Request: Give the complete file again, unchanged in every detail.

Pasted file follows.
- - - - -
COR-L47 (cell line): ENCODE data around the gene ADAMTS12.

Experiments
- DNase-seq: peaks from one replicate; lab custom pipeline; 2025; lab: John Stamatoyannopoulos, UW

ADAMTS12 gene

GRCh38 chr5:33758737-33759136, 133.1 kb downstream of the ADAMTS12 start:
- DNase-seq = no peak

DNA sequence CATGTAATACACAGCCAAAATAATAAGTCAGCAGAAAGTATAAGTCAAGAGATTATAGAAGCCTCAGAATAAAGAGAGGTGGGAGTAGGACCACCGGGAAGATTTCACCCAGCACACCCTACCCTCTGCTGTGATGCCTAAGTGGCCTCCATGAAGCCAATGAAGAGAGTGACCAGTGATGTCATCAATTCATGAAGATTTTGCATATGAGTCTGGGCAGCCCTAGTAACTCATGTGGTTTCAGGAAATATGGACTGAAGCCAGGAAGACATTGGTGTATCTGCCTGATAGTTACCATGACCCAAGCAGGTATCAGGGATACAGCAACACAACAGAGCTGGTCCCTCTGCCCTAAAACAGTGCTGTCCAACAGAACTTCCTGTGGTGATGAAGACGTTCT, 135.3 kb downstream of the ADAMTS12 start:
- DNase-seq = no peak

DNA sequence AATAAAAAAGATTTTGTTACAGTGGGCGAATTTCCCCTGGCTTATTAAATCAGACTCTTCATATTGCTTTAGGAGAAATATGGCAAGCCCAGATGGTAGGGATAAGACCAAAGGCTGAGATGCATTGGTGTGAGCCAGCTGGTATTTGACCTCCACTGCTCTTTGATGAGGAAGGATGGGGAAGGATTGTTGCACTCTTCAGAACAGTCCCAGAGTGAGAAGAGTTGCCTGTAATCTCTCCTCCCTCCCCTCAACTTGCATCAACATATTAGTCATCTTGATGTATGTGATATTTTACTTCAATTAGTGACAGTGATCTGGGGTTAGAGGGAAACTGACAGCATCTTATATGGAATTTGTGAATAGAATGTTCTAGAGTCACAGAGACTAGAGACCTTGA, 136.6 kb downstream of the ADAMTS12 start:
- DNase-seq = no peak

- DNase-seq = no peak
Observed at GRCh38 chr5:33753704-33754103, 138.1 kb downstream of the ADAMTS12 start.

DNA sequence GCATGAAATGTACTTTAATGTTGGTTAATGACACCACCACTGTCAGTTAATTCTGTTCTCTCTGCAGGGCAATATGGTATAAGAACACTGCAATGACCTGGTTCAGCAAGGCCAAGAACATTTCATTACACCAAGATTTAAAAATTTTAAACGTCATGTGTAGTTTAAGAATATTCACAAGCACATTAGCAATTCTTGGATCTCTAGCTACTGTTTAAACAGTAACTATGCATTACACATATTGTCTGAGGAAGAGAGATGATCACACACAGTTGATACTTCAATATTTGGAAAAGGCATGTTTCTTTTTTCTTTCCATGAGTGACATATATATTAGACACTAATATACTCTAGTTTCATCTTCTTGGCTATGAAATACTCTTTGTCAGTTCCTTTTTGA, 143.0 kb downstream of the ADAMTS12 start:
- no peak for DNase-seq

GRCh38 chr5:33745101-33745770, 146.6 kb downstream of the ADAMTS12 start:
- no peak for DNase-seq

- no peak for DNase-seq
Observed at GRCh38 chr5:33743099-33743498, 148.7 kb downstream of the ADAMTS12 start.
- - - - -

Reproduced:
COR-L47 (cell line): ENCODE data around the gene ADAMTS12.

Experiments
- DNase-seq: peaks from one replicate; lab custom pipeline; 2025; lab: John Stamatoyannopoulos, UW

ADAMTS12 gene

GRCh38 chr5:33758737-33759136, 133.1 kb downstream of the ADAMTS12 start:
- DNase-seq = no peak

DNA sequence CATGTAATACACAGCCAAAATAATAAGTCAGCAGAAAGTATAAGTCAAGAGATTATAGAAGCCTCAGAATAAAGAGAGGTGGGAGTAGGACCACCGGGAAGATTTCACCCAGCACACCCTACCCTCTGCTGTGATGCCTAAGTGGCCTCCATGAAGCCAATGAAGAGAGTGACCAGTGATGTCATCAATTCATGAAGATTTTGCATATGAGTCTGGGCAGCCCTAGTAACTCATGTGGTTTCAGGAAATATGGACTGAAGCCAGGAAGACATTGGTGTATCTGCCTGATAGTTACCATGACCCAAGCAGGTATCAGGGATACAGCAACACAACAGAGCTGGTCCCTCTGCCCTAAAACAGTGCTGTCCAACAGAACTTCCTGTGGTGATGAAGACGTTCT, 135.3 kb downstream of the ADAMTS12 start:
- DNase-seq = no peak

DNA sequence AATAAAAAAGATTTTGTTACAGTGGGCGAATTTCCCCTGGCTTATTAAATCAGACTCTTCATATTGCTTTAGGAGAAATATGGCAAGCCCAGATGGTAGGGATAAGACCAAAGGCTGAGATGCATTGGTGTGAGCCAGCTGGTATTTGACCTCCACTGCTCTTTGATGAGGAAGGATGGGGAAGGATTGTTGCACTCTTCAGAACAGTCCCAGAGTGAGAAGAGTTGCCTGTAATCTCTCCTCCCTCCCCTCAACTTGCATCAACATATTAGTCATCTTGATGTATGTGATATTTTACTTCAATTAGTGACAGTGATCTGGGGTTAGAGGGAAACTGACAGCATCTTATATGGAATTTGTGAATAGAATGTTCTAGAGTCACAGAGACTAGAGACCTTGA, 136.6 kb downstream of the ADAMTS12 start:
- DNase-seq = no peak

- DNase-seq = no peak
Observed at GRCh38 chr5:33753704-33754103, 138.1 kb downstream of the ADAMTS12 start.

DNA sequence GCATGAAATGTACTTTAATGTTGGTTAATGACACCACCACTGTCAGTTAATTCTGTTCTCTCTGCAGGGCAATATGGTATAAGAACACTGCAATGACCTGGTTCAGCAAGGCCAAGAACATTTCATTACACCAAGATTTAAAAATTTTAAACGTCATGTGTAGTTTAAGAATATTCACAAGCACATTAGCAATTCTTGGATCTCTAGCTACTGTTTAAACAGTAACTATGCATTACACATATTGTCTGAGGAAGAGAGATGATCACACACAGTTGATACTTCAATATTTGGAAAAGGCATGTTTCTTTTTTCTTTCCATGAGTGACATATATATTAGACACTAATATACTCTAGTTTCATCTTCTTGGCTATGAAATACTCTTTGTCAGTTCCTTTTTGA, 143.0 kb downstream of the ADAMTS12 start:
- no peak for DNase-seq

GRCh38 chr5:33745101-33745770, 146.6 kb downstream of the ADAMTS12 start:
- no peak for DNase-seq

- no peak for DNase-seq
Observed at GRCh38 chr5:33743099-33743498, 148.7 kb downstream of the ADAMTS12 start.